I’ve always had a pretty serious dilemma with the Gimlet. On one hand, I’ve never really been in love with fresh lime juice Gimlets. There, I’ve said it. But for me, they’ve always lacked this bracing, bitter, tart edge that a Gimlet made with Rose’s Lime has. Those qualities have always stuck in my head as a sort of yardstick for what a Gimlet should taste and feel like, and fresh lime juice and sugar just don’t quite get the drink all the way there.
On the other hand, Rose’s Lime is a terrible product. There’s absolutely nothing natural about it, it’s full of high fructose corn syrup, artificial flavors, and artificial colors. I haven’t carried a bottle of Rose’s in my bars for nearly twenty years because it’s so bad. And yet… there are those qualities that make it very unique. Again, it gives a Gimlet (or a Kamikaze, if you’re into that sort of thing – I know I am) a bracing, bitter, tart edge. It’s just the flavor that isn’t any good.
Reading: how to make roses lime juice
So, me being me, I had to try to find a way around this and come up with a lime cordial that captured those positive qualities of Rose’s, but used fresh, natural ingredients. And believe me, I made about twenty batches of pretty bad facsimiles of Rose’s before I settled on something I could post here.
A lot of bartenders out there adopt the fresh-lime-juice-and-sugar method of making lime cordial. While it’s a really nice idea, fresh lime juice and sugar in no way captures the tartness and bitterness of a proper lime cordial. Other recipes out there call for fresh lime zest, which is definitely a step in the right direction, yet I still found something missing from those recipes.
Lime juice by itself isn’t tart enough to ever make a lime cordial that stands up next to Rose’s. It’s like the Amaretto Sour recipe from a few years back: no matter how much amaretto I used, the drink was never strong enough, which is why I needed an assist from cask-strength bourbon. In the case of lime cordial, you need a boost from citric acid.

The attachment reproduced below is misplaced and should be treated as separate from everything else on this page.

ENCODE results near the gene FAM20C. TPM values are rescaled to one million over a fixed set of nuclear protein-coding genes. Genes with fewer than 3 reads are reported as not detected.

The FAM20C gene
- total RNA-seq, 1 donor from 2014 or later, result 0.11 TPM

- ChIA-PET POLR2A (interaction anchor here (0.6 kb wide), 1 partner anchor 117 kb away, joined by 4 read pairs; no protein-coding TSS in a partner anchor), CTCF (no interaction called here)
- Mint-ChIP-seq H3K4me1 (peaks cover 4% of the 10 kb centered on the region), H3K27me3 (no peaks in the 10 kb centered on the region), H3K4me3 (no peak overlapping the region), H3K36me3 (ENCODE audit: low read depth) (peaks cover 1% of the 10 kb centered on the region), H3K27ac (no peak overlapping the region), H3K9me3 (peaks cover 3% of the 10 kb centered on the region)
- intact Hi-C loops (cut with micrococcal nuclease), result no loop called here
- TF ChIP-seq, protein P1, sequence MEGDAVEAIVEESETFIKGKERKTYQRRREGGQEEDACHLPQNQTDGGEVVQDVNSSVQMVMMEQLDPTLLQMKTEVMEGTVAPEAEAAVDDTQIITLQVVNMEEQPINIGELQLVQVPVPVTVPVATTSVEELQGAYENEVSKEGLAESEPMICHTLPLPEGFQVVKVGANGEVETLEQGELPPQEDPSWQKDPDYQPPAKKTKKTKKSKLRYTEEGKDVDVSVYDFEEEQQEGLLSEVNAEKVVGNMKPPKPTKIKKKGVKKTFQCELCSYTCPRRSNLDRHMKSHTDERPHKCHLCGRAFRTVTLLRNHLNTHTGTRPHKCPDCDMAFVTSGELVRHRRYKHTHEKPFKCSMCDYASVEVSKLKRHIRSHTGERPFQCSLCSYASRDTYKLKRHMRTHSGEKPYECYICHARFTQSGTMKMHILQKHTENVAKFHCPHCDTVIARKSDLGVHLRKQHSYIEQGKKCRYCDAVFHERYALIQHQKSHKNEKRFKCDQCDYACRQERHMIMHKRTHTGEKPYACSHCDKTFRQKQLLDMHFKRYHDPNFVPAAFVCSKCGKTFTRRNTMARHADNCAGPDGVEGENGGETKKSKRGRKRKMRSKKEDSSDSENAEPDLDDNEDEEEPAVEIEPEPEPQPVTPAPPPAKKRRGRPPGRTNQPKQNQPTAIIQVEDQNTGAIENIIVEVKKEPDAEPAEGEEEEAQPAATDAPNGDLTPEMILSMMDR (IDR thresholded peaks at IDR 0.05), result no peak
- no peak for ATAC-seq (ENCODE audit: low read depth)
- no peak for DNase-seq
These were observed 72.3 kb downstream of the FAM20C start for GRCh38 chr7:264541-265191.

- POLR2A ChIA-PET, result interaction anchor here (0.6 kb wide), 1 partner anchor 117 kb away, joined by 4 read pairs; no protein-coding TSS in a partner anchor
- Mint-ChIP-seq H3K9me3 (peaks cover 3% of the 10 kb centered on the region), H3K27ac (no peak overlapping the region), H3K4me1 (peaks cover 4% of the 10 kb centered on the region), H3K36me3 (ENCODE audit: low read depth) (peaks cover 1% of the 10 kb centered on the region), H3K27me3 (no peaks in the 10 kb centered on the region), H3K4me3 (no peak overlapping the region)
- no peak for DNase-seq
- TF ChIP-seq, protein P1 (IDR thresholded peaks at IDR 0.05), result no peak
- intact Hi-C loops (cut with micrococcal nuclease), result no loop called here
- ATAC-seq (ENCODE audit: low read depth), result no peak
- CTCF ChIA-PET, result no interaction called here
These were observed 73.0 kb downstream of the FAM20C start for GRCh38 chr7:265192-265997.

Citric acid is completely natural and available just about anywhere. It’s used all the time in cooking and baking, and is the ingredient that really makes this lime cordial an improved substitute for Rose’s while accomplishing what Rose’s does right. You can usually find it in a bigger grocery store than has stuff for canning. You can also pick it up at most any homebrew shop. You can also grab it from Amazon.
I didn’t want this to take a lot of time steeping, or require a bunch of special equipment like an immersion circulator, Rotovap, or any of that nonsense: you shouldn’t need to have some sort of chemistry lab to make a freaking syrup. This should feel like you’re baking, not working in a factory.
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So in short, here’s what we want to accomplish with our lime cordial:
- It should have all of the good qualities of Rose’s Lime: sweet, bracingly tart, and slightly bitter.
- It needs to be made with fresh ingredients, and taste like fresh ingredients.
- It needs to be easy to make, and quick to whip up. Letting something sit in a Mason jar for six weeks won’t work for us. This recipe takes about five minutes to make.
- It’s gotta be f*cking delicious.
So here’s the recipe I’ve landed on. It satisfies all of the above requirements, and when tasted side-by-side with Rose’s it still captures the intent of Rose’s while improving greatly upon it.
Weigh out your sugar. If you don’t have a scale it’s about 8 oz/240 ml. But I always recommend the weighing.
Grate some lime peel. It’s about one large or two small limes’ worth of peel. Get yourself a microplane. I use mine all the time and they’re cheap.
Squeeze the lime juice. Again, it’s about one large or two small limes’ worth of juice. Convenient, no?
Measure out the citric acid. Self-explanatory.
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Get that water hot. Doesn’t need to be a rolling boil, just good and hot. And yes, you can do this in a minute and a half in the microwave. This is exactly what a microwave is for.
Mix it all together. You can let it sit for days and days to infuse that lime peel into the syrup, or you can throw it in a blender on medium speed for about 30 seconds. Guess which method I prefer?
Strain it with a fine-mesh strainer and bottle it. That’s it!
So now that you’ve got a delicious lime cordial, how about a Gimlet? The recipe on the side of the Rose’s bottle is pretty good, it calls for 1½ oz/45 ml gin to 1 oz/30 ml lime cordial. It’s actually a pretty solid Gimlet recipe and it’s the one I use with this homemade lime cordial, though you might like to bump up the gin to 2 oz/60 ml for a stronger drink. I grabbed one of my favorite Gimlet gins, and I can’t say that I’ve ever been happier with a Gimlet.
For more on the Gimlet, check out my dear friend Gabriel Daun’s in-depth article here – he’s one of the most knowledgable people in the business and it’s a fascinating read, even if he does (correctly) dis my Richmond Gimlet, and even though my lime cordial recipe is better than his. 😉